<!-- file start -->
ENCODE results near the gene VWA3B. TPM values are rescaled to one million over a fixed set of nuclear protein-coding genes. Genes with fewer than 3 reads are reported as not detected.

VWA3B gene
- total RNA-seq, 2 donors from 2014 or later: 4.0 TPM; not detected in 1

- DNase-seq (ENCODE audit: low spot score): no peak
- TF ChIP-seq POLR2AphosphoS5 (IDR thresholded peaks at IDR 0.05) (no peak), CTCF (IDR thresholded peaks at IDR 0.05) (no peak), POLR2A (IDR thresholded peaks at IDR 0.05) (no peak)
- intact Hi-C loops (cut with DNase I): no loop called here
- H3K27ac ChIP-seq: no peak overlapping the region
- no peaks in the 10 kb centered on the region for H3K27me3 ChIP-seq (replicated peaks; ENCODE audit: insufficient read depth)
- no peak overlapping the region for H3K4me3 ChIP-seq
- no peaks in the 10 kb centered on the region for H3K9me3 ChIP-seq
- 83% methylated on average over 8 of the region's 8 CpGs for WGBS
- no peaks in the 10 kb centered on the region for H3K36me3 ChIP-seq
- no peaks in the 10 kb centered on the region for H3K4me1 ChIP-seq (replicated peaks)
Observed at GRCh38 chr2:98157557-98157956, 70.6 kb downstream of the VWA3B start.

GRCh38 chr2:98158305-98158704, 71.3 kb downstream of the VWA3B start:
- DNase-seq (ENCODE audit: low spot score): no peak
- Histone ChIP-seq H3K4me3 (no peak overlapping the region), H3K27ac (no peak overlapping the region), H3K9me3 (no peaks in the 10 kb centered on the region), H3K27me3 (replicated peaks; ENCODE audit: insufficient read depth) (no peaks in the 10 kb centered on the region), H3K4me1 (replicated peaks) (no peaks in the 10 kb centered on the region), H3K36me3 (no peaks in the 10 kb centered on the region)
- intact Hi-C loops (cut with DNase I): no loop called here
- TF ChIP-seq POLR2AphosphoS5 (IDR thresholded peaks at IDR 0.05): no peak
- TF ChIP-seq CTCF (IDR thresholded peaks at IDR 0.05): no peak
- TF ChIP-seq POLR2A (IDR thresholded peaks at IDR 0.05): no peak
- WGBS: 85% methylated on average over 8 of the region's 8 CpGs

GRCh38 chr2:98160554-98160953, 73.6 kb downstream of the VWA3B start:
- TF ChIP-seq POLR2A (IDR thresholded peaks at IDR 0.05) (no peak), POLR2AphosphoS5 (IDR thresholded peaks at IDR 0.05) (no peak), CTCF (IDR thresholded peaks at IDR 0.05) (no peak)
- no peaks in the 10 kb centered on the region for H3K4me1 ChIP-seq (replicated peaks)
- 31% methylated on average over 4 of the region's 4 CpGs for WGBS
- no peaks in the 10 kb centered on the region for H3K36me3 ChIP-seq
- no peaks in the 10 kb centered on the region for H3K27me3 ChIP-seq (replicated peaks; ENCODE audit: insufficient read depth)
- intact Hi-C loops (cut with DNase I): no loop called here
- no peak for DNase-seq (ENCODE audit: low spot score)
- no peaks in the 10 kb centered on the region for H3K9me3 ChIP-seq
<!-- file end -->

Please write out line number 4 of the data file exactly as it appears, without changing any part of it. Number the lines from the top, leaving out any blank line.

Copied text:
- DNase-seq (ENCODE audit: low spot score): no peak